New Matilda Folds After Six Years Of No Profit

Australian independent media site New Matilda has announced that it will close June 25, after six years of operating without ever once making a profit.

Founded in 2004, New Matilda pitched itself as a fiercely independent Australian provider of news, analysis and satire. Prior to being acquired in 2007 for $10, New Matilda ran a subscription model which didn’t pay the bills. A switch to advertising supported content saw an increase in page views, but a continuing inability to cover costs.

Editor Marina Cordell blames a lack of advertising for the demise of the site, writing

“The advertising simply hasn’t followed. Moreover, as the site has increased in popularity, so have our running costs — and with them the knowledge that we are unable to subsidize the project indefinitely.”

It’s always sad to see an online publication like New Matilda fold, and the site did provide an interesting read at times. However blaming a lack of advertising and increased running costs is more than a little rich when New Matilda is claimed by others to have paid writers between AU$100-$200 per post.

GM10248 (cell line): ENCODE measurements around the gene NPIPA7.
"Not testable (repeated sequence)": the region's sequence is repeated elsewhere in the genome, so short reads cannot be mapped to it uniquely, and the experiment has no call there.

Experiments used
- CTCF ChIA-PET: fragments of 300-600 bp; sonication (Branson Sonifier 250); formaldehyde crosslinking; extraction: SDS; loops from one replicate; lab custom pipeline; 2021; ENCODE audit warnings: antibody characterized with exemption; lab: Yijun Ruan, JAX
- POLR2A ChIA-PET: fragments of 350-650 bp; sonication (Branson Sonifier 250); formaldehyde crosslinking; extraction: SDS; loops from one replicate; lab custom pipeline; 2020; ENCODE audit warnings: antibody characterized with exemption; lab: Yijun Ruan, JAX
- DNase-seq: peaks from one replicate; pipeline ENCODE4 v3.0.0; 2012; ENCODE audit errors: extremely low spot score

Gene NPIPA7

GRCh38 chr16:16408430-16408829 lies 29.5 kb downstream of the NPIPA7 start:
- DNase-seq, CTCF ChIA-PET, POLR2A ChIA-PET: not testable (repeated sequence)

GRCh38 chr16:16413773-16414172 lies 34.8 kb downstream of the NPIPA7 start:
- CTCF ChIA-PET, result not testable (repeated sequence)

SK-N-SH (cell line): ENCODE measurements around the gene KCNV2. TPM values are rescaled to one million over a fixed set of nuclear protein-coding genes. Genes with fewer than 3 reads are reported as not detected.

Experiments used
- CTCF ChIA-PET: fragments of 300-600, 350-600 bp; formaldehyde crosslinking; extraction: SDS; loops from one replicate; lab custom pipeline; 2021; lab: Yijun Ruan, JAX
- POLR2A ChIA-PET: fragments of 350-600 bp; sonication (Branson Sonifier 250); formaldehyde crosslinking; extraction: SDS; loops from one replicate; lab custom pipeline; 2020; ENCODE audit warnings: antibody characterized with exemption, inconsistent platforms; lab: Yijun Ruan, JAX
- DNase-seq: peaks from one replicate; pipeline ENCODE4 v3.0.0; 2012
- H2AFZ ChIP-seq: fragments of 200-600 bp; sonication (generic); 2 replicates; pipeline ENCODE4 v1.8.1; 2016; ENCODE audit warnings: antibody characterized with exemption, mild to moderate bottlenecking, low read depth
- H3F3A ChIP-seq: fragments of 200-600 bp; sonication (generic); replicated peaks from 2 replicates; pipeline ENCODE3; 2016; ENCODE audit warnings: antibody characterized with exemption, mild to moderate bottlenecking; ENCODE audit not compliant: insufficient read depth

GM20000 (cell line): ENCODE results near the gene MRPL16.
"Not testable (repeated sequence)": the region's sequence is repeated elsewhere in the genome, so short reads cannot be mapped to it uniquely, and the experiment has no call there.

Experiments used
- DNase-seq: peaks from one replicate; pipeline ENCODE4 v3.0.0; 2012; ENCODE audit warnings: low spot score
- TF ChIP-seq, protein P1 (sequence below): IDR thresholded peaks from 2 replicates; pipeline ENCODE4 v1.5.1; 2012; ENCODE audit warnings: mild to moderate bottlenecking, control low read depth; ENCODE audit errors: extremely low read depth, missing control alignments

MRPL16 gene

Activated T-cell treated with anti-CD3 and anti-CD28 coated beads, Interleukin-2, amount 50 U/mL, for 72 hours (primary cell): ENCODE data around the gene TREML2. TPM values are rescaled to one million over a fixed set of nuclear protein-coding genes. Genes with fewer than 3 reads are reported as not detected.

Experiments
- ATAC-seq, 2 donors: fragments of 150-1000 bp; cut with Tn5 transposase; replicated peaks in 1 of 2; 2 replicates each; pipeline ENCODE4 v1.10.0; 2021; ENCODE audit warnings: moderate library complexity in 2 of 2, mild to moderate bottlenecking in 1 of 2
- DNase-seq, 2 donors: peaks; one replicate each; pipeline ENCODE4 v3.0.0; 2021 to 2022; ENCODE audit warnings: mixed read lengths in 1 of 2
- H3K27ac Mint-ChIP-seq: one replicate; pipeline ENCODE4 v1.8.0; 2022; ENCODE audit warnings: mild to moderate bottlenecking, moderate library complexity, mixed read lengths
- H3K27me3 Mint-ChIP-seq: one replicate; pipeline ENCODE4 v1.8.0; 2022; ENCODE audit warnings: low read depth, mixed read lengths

New Matilda isn’t a charity (or Government funded broadcaster;) it’s all very well creating a site for a noble cause, but running it at a loss for six years then claiming, as Codell does, that “since we already run a very lean operation, cutting costs is not an option” is complete and utter bollocks. The reality is you live within your means, and in New Matilda’s case it would appear to have been paying far too much for content. If you’re paying $100-$200 per post, and you’re getting far less back in revenue per post, you either pay less for the content, or you change the content, so you cover costs.

The running cost (by which we presume hosting costs) claim doesn’t stack up: The Inquisitr would easily do 10x more traffic than New Matilda (if not more), and our hosting costs are US$400-$500 a month through a world class hosting company (Rackspace.) That’s what New Matilda is alleged to be paying for 3-5 posts; if they were paying significantly more for hosting, the lean operation claim fails completely.

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